Open Source Deb

Last month, Microsoft surprised many people by announcing they are changing their .NET framework to be open source *and* cross platform. It’s a remarkable sea change for the tech behemoth that built a global empire steeped in the spirit of closed gates and proprietary code. Their new attitude speaks to how the world has changed in the past 15 to 20 years.

We all benefit from shared discoveries
We all benefit from shared discoveries

It reminds me of my own gradual evolution towards transparency and living a more open and exposed life, even as every new spate of headlines chronicles the pain caused by corporate data breaches, the doxxing of celebrities and private citizens alike, and the viral nature of human foibles that is the social sphere of the internet these days. Having grown up in the time before everyone had 24-hour access to one another, I always valued and guarded my privacy. As an Army broadcaster, one of the first tenets I learned at DINFOS (the Defense Information School) is that I should consider the mic “always on,” so I ensured my public utterances were fit for public consumption and would never bring embarrassment to myself or Uncle Sam. I have worked in other data-sensitive careers and have been responsible for the personally-identifying-information of many other people, from Social Security Disability claimants to victims of severe identity theft. I am keenly aware of the impact the loss of control over one’s personal information can bring (whether it be identifying data or simply personal brand or messaging.)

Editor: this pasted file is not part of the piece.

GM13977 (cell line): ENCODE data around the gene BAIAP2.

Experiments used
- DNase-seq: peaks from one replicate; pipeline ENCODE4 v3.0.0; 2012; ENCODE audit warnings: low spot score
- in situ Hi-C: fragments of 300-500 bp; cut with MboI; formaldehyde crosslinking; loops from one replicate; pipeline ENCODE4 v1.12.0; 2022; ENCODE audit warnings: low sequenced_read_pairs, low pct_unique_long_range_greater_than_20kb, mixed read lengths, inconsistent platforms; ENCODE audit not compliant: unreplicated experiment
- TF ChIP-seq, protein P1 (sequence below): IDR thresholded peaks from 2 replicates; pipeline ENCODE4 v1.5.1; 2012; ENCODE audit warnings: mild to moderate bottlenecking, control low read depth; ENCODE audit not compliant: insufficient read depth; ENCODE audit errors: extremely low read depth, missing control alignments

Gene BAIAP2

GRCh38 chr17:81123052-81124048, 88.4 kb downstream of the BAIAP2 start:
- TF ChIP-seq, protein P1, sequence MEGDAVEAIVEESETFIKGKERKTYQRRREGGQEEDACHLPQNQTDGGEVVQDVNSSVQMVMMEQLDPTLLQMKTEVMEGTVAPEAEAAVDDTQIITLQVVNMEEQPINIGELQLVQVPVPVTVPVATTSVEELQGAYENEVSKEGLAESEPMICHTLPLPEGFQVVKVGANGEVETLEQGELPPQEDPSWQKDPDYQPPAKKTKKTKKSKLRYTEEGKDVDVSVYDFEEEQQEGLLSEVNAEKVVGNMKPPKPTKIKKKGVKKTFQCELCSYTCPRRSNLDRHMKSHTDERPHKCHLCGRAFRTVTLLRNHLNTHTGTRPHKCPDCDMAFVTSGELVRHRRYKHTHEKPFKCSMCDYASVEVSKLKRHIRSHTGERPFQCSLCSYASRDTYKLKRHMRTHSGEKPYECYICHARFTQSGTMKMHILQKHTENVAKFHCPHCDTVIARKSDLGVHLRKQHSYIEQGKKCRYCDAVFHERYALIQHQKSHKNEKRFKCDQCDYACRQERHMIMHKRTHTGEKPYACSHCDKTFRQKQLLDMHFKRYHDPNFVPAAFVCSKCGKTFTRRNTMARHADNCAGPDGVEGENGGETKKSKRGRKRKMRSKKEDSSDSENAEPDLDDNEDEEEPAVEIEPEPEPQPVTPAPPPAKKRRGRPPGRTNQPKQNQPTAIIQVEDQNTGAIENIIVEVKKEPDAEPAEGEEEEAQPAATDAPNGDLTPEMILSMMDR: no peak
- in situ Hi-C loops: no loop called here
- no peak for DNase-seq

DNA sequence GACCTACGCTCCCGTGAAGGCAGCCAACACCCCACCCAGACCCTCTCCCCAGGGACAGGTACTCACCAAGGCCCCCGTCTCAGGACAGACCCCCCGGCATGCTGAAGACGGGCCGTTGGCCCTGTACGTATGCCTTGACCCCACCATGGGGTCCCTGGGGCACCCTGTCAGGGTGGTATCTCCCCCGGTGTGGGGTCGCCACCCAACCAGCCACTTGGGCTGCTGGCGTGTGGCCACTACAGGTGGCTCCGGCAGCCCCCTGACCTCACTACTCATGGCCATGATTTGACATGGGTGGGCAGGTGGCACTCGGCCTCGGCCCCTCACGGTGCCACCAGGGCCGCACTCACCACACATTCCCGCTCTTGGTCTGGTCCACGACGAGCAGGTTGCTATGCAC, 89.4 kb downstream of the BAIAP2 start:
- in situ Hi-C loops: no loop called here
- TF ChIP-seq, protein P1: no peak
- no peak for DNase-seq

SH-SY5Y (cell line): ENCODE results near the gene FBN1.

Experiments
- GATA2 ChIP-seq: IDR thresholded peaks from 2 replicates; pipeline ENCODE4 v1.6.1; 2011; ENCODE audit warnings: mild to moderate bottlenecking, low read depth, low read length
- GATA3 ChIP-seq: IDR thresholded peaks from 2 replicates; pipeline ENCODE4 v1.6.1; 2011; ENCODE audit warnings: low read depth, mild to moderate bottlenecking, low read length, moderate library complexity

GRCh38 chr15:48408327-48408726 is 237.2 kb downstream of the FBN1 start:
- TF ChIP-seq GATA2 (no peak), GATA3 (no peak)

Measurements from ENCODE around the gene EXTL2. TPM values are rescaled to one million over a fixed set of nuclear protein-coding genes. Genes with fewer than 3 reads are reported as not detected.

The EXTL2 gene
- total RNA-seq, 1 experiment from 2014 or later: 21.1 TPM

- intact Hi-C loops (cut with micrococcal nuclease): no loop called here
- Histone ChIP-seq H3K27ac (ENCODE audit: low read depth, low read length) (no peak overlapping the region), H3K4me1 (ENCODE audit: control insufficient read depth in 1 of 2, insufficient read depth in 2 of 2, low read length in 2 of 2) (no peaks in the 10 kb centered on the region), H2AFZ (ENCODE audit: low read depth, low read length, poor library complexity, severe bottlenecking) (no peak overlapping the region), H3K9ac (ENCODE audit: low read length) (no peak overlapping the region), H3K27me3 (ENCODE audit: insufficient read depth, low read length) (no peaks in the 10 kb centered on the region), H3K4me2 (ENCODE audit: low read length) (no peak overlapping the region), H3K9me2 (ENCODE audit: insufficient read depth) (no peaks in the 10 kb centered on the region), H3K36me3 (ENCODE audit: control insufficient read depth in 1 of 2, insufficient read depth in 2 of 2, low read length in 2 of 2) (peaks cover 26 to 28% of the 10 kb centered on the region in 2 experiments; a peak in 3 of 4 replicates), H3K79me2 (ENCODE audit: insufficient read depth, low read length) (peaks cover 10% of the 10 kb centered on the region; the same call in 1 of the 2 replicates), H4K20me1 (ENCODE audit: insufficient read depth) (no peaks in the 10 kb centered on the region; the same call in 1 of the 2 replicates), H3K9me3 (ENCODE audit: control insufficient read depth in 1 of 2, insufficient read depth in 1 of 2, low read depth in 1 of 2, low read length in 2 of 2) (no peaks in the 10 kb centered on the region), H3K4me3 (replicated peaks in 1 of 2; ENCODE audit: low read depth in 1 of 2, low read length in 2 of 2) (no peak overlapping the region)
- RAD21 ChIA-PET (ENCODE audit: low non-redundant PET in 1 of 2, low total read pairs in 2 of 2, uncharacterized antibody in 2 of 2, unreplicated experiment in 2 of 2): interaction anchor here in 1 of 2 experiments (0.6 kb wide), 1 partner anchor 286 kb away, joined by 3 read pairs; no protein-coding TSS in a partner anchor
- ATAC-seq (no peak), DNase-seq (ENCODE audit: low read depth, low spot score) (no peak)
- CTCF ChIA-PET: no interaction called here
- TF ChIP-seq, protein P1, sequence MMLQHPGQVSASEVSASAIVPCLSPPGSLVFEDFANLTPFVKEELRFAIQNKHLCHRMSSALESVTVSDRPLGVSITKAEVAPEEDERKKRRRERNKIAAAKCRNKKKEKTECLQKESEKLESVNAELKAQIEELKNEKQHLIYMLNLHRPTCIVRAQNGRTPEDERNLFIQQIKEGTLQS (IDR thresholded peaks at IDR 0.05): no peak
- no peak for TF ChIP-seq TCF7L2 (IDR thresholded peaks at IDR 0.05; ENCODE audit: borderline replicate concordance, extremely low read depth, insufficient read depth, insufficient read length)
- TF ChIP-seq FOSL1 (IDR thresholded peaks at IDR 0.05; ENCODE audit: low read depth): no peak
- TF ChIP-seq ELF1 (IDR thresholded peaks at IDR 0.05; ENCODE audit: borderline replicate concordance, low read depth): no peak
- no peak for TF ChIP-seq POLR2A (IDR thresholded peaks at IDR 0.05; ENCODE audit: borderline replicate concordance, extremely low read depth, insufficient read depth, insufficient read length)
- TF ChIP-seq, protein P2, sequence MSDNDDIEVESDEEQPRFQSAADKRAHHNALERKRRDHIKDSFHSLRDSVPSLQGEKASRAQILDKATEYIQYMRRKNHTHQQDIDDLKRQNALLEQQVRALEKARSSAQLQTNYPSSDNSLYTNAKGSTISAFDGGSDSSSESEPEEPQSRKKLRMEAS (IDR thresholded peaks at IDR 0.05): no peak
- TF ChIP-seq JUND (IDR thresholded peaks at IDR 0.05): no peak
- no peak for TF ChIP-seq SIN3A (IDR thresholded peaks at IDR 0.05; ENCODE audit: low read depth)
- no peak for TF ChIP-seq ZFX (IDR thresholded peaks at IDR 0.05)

In recent years I have marveled at the way in which it seems many young people have little concern over the permanence of their every internet move. I know they realize that nothing is ever truly deleted, and yet they post photos and comments with which I suspect they may not want to be associated in the future. Then again, that could just be the bluster and exuberance of youth itself. I know I spoke more freely and with more (unearned) authority back before I learned how big and small the world really is. I just didn’t have the internet and a global community of strangers at my fingertips to act as my friends and provocateurs.

But now open source beckons, with its truly communal mechanics, its spirit of shared contribution and benefit. I sincerely appreciate the opportunities it affords, even while I steel my resolve as a new coder to have any work I may contribute evaluated and surely found wanting or begging for improvement. That daunting aspect is also the key to its beauty; of course the code can be improved. In my understanding, that is the very point of open source. (Is this what is meant by the wisdom of crowds? That our work is at its best when it is the product of many different perspectives and skills?) This system also lends a vitality to every coding project, as it is by necessity bigger, more permanent, than the work of any one person could ever be. Open source projects live on past their originators.
While this way of creating code has existed for many years, it is a philosophy that seems to be reaching critical mass if even Microsoft has finally embraced the inevitable. For myself and my own evolution, I look forward to finding a sweet spot, a balance between greater exposure and continued caution when either feels right.